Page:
Where have the organizers gone? - The growth control system as a foundation of physiology.

Author: Li Z1, Shang C2
Affiliation: <sup>1</sup>Department of Medical Physics, University of Wisconsin-Madison, 1111 Highland Avenue, Madison, WI, 53705, USA. Electronic address: megjim1@gmail.com. <sup>2</sup>The Permanente Medical Group, 901 Nevin Ave, Richmond, CA, 94801, USA; Department of Medicine, Baylor College of Medicinem, 1504 Taub Loop. 2Rm81-001, Houston, TX, 77030, USA. Electronic address: cshang9@gmail.com.
Conference/Journal: Prog Biophys Mol Biol.
Date published: 2016 Sep 12
Other: Pages: S0079-6107(16)30048-7 , Special Notes: doi: 10.1016/j.pbiomolbio.2016.09.001. [Epub ahead of print] , Word Count: 177

A model of growth control system suggests that the organizers in embryogenesis continue to exist and partially retain their function after embryogenesis. The organizers are the macroscopic singular points of the morphogen gradient and bioelectric fields. They have higher metabolic rate, higher density of gap junctions and stem cells than the surrounding tissue. The growth control model predicts that the organizers are likely to exist at the extreme points of surface or interface curvature of the body. Changes in bioelectric field at organizers precede the morphological and anatomical changes in morphogenesis and pathogenesis. Subtle perturbations at organizers can cause long lasting systemic effects. These features of organizers can be used for diagnostic and therapeutic purposes such as regenerative medicine. There is increasing evidence that acupuncture points are likely to have originated from organizers in embryogenesis. Many corollaries and predictions of the growth control model have been independently confirmed. The growth control system is embedded in various physiological systems and is part of the foundation of physiology and pathophysiology.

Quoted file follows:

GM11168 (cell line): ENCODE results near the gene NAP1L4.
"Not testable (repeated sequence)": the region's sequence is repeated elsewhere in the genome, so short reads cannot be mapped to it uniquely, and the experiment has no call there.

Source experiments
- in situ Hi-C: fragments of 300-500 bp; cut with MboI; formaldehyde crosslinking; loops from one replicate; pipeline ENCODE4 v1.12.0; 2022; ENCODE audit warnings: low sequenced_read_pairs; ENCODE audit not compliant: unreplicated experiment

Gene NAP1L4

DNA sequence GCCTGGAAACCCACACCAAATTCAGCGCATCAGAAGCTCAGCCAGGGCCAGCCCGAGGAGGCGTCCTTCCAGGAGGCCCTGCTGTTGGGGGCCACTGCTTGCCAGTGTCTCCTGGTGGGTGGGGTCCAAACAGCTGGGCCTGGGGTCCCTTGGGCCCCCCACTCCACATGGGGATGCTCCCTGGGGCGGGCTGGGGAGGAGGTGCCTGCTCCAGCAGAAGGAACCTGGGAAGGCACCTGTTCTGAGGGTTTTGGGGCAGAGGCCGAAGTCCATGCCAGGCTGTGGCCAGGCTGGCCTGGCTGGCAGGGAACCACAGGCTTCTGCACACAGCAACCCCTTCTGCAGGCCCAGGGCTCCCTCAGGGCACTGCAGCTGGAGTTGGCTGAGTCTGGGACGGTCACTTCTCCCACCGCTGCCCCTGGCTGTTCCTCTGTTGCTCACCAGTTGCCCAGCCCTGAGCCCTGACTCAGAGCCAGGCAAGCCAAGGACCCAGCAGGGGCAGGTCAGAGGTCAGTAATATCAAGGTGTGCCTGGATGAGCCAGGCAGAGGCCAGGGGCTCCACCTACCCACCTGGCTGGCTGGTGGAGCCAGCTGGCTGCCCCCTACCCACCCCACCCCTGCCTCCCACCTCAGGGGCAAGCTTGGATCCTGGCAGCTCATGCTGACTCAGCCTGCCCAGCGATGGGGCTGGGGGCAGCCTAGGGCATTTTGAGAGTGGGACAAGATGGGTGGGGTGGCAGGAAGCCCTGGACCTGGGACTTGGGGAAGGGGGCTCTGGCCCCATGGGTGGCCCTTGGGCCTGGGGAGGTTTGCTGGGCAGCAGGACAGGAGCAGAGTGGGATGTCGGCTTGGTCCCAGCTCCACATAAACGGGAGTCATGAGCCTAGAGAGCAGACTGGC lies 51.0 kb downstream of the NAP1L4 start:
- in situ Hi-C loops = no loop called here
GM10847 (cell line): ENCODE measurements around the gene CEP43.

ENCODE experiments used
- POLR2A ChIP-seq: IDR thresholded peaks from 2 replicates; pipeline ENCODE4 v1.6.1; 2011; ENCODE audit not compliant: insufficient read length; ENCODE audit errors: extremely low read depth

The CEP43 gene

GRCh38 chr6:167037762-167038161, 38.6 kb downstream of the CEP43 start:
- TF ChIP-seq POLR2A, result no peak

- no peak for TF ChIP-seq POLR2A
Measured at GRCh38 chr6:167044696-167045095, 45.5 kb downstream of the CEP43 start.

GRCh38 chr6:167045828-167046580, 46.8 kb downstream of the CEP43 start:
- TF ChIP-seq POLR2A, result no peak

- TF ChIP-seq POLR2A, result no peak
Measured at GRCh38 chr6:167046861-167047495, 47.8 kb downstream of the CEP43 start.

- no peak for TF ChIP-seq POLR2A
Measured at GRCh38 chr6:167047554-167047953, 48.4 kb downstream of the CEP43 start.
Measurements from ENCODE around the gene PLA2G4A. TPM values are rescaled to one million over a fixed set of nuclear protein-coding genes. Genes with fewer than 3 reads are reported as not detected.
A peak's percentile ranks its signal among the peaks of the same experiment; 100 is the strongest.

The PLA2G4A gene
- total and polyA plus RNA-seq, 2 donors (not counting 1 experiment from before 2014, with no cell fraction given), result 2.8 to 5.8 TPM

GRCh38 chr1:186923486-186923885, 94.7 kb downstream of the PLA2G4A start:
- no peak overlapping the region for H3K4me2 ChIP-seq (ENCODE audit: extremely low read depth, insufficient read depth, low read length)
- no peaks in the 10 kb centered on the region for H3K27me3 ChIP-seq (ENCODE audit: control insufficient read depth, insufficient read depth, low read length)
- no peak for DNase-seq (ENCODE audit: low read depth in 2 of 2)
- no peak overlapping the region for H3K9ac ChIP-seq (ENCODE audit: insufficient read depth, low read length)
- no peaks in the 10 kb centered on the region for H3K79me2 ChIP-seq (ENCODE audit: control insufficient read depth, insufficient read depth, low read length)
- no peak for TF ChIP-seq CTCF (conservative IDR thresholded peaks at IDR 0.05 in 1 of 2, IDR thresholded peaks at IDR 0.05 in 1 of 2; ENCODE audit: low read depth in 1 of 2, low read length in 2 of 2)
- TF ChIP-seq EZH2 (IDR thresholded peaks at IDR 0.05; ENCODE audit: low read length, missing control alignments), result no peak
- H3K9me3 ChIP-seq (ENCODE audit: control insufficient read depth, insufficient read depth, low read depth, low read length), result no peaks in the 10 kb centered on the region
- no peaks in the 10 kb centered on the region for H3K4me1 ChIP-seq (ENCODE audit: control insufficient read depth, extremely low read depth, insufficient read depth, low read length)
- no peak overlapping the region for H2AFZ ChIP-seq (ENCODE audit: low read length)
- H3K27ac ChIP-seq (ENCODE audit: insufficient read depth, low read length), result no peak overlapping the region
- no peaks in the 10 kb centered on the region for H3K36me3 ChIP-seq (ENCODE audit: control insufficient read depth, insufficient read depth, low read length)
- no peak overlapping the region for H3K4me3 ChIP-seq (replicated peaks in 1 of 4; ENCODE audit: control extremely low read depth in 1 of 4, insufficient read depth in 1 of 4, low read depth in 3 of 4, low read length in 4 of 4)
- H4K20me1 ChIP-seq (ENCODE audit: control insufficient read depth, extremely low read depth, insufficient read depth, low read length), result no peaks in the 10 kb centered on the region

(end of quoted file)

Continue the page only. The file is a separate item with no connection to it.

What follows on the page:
Copyright © 2016. Published by Elsevier Ltd.

PMID: 27634622 DOI: 10.1016/j.pbiomolbio.2016.09.001